Carlberg is at his best when he sifts through the bittersweet layers of teenage nostalgia. Sadly, The Lilac Time veers off that path too often.
Pelle Carlberg is cute. His music is, anyway. It doesn't sound twee, necessarily. There's enough muscle and power-pop intention to keep it from sounding fey, but the emotion behind them is nothing short of precious. It's not a bad thing all the time. Carlberg's cute, often lovelorn songs usually avoid pretension. So while they are certainly cute, sometimes too sweet or snarky, The Lilac Time never sounds less than sincere.
Carlberg is at his best on the record when he sifts through the bittersweet layers of teenage nostalgia. "1983 (Pelle and Sebastian)" and "Whisper" start the album off by diving into Carlberg's past. It is not full of demons or sad stories. In fact, his memories seem important merely for being in the past. "1983" has Pelle and his friend walking around, trying out fashions and giving cigarettes to questionable characters. It's a simple, finding-my-place song, but nice for its subtle feel of reverie. Carlberg's storytelling is straightforward but effective -- he tells of his dad warning him about being out too late before he offers the cigarette, showing us the silly rebellions that made the young him feel important.
"Nicknames" is a little more overt in its intentions: Carlberg declares "Tonight, I'll be a teenager again." It's a reunion song, and he intends to reunite not just with old friends, but with old habits. It's got the same goes-down-easy pop glide of "1983", and similarly fragile vocal harmonies. Together, the two songs set us up for a nice, afternoon-drive record of innocent but slightly melancholy tracks. It is the stuff that Belle and Sebastian made their name on, for sure, but early on in The Lilac Time, Carlberg doesn't sound as intent on being clever.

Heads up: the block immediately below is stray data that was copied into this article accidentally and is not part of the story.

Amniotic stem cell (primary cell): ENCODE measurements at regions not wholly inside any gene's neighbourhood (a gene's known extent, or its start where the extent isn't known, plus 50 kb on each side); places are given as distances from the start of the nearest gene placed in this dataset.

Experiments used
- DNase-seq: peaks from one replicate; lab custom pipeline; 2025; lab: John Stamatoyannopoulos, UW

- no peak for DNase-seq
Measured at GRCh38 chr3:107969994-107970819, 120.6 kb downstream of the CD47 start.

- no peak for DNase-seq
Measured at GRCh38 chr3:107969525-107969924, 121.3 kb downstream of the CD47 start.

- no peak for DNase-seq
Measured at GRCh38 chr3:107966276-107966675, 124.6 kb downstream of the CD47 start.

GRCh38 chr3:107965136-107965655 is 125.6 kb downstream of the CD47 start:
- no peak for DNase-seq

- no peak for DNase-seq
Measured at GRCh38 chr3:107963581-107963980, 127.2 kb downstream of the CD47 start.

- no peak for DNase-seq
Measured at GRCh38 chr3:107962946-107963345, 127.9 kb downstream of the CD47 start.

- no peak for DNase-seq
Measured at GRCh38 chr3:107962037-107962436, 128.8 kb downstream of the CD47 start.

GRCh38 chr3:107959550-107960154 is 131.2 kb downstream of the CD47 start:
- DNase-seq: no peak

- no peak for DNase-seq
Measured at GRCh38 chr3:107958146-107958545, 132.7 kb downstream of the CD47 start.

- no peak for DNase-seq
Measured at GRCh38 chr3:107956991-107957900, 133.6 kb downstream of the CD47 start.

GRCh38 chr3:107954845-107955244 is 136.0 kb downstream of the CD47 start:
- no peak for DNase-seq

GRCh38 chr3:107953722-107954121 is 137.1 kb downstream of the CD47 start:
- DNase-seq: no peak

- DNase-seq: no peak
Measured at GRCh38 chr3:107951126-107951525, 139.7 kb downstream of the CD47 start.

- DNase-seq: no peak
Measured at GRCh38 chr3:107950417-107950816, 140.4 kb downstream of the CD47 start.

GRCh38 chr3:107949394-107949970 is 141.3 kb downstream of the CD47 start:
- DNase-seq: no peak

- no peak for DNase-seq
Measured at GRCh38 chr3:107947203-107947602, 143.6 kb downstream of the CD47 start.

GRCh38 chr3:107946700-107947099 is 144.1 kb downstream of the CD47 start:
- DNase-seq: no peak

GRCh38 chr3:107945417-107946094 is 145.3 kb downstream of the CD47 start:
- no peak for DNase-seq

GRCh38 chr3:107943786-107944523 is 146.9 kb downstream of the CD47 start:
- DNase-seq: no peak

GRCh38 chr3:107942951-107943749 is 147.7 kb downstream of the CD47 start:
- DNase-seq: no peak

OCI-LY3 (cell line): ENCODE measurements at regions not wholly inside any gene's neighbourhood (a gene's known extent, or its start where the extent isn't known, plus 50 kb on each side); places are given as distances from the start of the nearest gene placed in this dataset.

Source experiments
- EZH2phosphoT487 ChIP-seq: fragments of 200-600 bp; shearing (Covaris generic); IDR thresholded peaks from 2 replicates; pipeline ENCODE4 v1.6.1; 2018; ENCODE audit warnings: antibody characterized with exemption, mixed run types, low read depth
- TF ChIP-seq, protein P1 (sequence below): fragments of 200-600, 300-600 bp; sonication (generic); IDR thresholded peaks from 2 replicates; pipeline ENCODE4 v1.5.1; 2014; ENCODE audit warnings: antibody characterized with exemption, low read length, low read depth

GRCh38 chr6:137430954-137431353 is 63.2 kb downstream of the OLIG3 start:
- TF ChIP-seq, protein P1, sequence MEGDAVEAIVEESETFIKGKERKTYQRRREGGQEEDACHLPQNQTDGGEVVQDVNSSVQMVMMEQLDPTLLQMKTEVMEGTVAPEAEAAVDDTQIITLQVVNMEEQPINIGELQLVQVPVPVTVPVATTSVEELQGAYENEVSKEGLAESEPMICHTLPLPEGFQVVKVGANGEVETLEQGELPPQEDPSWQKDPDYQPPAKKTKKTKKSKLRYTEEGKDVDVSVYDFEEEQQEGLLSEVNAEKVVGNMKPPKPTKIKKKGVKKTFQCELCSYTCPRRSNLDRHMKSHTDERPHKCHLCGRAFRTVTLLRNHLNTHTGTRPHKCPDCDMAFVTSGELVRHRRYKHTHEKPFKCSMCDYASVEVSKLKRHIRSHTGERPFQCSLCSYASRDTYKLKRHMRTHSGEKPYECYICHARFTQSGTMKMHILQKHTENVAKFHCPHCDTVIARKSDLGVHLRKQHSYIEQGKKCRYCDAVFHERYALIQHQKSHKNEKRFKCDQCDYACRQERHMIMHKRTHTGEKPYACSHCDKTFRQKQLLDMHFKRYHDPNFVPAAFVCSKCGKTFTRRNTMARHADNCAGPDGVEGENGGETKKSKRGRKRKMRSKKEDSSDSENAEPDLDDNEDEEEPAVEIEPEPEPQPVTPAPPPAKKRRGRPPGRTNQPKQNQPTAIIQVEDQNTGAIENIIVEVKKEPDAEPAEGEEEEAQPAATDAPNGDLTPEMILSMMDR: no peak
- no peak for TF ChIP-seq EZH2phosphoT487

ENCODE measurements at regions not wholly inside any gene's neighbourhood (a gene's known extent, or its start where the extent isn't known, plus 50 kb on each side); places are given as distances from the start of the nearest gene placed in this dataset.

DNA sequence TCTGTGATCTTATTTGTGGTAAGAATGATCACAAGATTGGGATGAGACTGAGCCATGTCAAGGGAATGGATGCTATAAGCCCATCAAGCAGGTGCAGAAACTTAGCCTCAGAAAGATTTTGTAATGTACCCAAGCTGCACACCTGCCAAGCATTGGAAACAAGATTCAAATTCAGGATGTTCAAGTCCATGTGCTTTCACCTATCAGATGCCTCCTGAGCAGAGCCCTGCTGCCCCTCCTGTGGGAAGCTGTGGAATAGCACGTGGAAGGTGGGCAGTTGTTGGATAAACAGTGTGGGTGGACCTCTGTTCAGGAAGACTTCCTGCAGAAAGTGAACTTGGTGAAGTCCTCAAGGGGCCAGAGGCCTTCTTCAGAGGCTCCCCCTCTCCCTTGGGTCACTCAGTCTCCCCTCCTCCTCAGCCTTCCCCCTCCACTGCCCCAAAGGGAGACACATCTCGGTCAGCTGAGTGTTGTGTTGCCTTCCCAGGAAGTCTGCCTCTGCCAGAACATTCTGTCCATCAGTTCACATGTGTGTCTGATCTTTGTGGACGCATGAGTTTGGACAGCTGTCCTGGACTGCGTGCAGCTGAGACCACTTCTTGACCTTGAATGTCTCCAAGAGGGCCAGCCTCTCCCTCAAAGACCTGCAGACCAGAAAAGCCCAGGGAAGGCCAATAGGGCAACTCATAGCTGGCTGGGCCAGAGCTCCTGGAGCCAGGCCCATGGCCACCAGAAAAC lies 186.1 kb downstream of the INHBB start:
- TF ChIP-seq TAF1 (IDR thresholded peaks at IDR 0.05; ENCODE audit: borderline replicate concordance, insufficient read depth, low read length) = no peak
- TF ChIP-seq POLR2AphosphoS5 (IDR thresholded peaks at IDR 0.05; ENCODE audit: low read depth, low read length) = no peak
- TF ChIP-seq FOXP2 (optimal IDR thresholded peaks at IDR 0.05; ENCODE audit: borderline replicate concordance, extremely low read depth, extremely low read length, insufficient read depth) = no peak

But the rest of the record goes away from the teenage memory thread, and suffers for it. It becomes plugged full of pop culture references. Carlberg sings about people who only download their music, and at one point he sings of taking a quiz on Facebook. "Animal Lovers" half-heartedly attacks the title group, as Carlberg claims he's tired of people who love animals, but seems resigned to accepting them. It's tongue-in-cheek, probably, but relies way too much on smug irony to work as anything more than kitsch. "Fly Me to the Moon" is another goofy song about sharing an airplane with a bitchy traveler. Of the second two-thirds of the record, "Because I'm Worth It" might be the best offering. It escapes its simplistic pop-culture premise -- it concerns a girl who wishes to be like models in magazines -- by going back to the feeling of loss, the love of a past you can't get back, that we hear in the earlier, better tracks on The Lilac Time.
Carlberg is always handy with a melody. The sound of The Lilac Time is never off-putting, and almost always pleasant. He covers power-pop and folk-pop and balladry nicely on the record, showing off a wide musical palette. But the subjects he fills these songs with aren't the stuff of memorable songs. If he were to dig a little deeper into the more personal, more charming moments of reverie on this record, he could really have something. But as it stands, you'll probably end up tapping your toe to a lot of The Lilac Time, but you might not find it worthy of too many repeat listens.